Anthropometric measurements, body composition by bioimpedance analysis, CFF test, and a comprehensive geriatric evaluation in terms of geriatric syndromes, such as sarcopenia, dementia, malnutrition, and falls, were performed on individuals in both groups.

Our study was approved by the decision of Gaziantep University Clinical Research Ethics Committee (dated March 6, 2019 and No. 2019/37).

Inclusion criteria

Patients >65 years of age and who were in the diagnosis of early- and moderate-stage AD were included.

Exclusion criteria

Patients having visual and hearing impairment, end-stage cardiovascular and respiratory diseases, chronic liver disease, severe metabolic disorders, and advanced stage of dementia, and using drugs affecting central nervous system were excluded.

Comprehensive geriatric assessment tests

The detailed history of patient was collected by using several clinical testing modalities, including the geriatric depression scale (GDS), mini-mental state examination (MMSE), Katz index of activities of daily living (ADLs), Lawton‚?"Brody index of the instrumental activities of daily living (IADLs), mini nutritional assessment tool-short form (MNA-SF), and “Tinetti Balance-Gait Evaluation Scale” test (TBGES).

The GDS scores of 5 and above indicate depression11. MMSE assesses five different areas in cognitive functions, such as orientation, registration, attention, calculation, recall, and language. MMSE is evaluated out of 30 points. A score of 24‚?"30 for normal, 20‚?"24 for mild, 10‚?"19 for moderate, and 0‚?"9 for severe dementia is observed12. According to these scores, we classified the patients with dementia into early and moderate stages.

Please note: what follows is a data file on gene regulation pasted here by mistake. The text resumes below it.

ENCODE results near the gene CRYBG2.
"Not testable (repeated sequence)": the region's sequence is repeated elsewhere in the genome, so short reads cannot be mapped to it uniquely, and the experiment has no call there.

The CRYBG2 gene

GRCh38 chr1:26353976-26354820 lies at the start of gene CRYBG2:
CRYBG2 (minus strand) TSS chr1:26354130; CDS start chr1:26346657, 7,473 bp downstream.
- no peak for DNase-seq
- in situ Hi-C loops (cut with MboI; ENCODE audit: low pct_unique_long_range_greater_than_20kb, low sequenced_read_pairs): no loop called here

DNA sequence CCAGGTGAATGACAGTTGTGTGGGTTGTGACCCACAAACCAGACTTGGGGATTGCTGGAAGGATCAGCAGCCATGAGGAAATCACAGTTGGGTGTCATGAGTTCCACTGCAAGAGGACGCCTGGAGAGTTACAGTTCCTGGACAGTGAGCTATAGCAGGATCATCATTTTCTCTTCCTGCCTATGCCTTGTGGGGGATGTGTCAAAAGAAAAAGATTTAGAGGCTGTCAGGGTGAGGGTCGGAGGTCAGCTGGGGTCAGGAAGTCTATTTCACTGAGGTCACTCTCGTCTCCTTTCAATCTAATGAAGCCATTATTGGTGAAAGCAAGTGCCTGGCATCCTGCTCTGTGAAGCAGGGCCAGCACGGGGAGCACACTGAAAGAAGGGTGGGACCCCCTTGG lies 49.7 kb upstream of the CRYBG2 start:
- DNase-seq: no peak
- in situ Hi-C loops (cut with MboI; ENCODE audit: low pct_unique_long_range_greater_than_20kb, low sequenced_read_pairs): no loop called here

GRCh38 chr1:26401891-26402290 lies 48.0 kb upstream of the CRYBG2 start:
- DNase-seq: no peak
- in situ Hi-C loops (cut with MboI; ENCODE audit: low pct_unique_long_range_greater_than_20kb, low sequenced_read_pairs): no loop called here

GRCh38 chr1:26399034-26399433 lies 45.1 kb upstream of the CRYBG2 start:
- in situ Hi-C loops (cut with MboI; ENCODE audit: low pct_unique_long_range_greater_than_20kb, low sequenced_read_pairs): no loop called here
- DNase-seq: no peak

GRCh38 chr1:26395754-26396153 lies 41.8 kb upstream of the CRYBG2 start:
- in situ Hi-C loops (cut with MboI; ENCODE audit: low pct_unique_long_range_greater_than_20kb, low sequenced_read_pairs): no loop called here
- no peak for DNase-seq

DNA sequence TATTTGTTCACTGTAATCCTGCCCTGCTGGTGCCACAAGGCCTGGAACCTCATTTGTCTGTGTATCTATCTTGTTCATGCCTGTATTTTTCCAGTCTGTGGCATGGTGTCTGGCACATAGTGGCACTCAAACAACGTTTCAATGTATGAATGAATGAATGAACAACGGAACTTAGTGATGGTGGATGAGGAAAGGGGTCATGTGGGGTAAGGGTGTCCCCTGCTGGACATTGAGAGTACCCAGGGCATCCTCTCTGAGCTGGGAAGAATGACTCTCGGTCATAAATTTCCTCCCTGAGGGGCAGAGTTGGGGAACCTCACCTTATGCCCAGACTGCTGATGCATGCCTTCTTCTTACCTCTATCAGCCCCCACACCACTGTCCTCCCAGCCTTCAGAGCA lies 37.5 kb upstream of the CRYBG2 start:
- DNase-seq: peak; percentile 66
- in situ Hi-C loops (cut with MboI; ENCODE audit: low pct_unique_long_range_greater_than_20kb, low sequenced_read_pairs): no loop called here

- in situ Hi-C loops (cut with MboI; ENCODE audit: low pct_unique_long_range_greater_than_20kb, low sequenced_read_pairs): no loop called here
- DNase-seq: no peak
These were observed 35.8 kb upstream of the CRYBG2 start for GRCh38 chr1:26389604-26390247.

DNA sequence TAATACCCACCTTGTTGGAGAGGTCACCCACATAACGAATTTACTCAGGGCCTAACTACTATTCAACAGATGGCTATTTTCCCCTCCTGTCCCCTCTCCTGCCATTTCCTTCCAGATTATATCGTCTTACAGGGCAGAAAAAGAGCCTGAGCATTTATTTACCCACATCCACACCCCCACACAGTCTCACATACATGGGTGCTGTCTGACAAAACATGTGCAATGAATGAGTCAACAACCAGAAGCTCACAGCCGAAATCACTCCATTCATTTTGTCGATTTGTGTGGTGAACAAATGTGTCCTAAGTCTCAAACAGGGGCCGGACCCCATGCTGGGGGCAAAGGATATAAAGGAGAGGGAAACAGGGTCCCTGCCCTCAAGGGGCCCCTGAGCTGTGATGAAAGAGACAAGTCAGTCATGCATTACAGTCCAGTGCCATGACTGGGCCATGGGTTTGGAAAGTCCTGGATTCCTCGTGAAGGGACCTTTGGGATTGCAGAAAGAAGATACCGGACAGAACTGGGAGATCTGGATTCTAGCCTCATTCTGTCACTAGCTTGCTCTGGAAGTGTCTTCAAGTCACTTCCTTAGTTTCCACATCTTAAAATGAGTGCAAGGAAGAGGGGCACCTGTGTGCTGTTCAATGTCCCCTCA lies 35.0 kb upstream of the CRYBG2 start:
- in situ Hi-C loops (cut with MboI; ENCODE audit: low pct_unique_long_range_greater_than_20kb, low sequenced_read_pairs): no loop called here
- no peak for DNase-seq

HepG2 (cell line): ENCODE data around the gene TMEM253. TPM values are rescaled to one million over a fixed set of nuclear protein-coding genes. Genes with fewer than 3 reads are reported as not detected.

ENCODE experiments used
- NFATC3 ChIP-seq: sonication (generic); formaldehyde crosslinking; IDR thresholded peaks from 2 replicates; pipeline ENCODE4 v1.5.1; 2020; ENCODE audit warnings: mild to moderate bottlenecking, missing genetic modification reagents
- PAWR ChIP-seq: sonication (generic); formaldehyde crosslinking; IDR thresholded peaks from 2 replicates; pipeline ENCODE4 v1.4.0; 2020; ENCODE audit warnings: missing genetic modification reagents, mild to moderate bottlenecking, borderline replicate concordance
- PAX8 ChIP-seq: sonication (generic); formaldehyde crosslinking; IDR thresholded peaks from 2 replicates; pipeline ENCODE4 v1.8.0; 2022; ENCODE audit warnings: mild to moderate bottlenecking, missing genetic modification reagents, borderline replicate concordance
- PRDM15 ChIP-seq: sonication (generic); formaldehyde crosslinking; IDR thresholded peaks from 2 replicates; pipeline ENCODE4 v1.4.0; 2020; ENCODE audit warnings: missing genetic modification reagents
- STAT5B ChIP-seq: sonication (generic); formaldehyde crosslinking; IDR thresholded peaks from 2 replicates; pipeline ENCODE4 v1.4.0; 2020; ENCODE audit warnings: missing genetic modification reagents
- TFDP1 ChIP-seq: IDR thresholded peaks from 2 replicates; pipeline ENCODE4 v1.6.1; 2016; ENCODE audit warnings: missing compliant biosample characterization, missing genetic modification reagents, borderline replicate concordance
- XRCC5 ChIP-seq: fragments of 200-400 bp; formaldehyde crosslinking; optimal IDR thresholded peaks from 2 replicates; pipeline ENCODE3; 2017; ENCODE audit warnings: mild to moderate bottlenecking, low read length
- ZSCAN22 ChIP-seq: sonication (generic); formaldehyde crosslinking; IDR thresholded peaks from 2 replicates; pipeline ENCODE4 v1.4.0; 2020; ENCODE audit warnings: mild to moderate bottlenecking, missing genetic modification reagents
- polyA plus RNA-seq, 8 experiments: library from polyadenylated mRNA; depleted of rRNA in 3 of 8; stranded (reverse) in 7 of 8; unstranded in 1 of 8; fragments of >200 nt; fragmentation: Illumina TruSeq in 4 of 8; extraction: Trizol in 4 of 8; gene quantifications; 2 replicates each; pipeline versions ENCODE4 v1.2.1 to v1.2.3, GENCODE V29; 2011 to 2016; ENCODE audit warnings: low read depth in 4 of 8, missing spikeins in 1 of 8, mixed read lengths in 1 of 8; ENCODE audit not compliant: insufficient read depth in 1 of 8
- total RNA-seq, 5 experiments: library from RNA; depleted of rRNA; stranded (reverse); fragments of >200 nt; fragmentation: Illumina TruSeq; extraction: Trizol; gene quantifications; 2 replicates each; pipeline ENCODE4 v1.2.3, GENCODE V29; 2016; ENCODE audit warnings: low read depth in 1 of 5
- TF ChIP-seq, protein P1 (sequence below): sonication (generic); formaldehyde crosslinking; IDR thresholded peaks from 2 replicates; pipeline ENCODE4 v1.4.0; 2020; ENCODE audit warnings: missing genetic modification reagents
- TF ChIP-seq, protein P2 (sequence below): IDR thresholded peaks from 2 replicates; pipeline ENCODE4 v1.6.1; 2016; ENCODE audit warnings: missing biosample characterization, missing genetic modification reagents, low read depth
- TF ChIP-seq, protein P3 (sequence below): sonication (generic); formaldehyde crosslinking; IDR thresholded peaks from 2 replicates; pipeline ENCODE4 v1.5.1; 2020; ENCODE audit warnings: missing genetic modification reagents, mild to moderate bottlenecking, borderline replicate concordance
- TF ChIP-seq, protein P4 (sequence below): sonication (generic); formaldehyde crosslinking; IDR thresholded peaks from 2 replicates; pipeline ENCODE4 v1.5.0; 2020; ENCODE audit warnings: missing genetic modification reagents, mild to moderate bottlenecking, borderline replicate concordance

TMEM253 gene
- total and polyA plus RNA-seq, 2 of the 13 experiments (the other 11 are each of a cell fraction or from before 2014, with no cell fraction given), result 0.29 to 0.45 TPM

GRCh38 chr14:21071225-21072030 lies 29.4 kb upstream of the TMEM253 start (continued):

Katz index of ADLs was used to evaluate the physical disability of elderly individuals. This scale includes bathing, dressing, toileting, transferring, continence, and feeding. Scores can range from 0 to 6, and higher scores indicate higher independence13.

Lawton-Brody index was used to evaluate the disability in IADL, and this scale finds out subject performance in the following activities, such as doing laundry, shopping, taking medicine, housekeeping, preparing food, using the telephone, using transportation, and managing money. Higher scores indicate higher independence14.

The nutritional status of participants was determined by using MNA-SF. It is a simple and validated screening tool for nutritional risk, and if the score was ≤7, it was accepted as malnutrition15.

The risk of falls was evaluated by using the TBGES (Tinetti, 1986). Two subtests of Tinetti are balance and gait. A combined score of the two sections is obtained: a score of >24 results in a low risk of falls, a score from 19 to 23 results in a moderate risk of falls, and, finally, a score of <19 results in a higher risk of falls16.

Anthropometric parameters

Current weight, height, body mass index (BMI), waist circumference (WC), hip circumference (HC), bilateral mid-upper arm (MAC), and calf circumferences (CCs) of all participants were measured using a digital scale with an accuracy of 0.1 kg and a standardized stadiometer with an accuracy of 0.1¬†cm. Participants removed their socks, shoes, and heavy clothes before the measurements were taken. BMI was defined as person‚?Ts weight in kilograms divided by the square of person‚?Ts height in meters. WC was measured at the smallest abdominal girth or in obese individuals in the middle between the lowest rib and the iliac crest. HC was measured horizontally at the point of largest lateral extension at the hips or over the buttocks. CC was measured at the level of the widest circumference of the calf when the participants were standing. MAC was measured between the acromion and the olecranon process at the middle point while elevating and internally rotating the arm. All¬†measurements were conducted by an experienced staff.

Body composition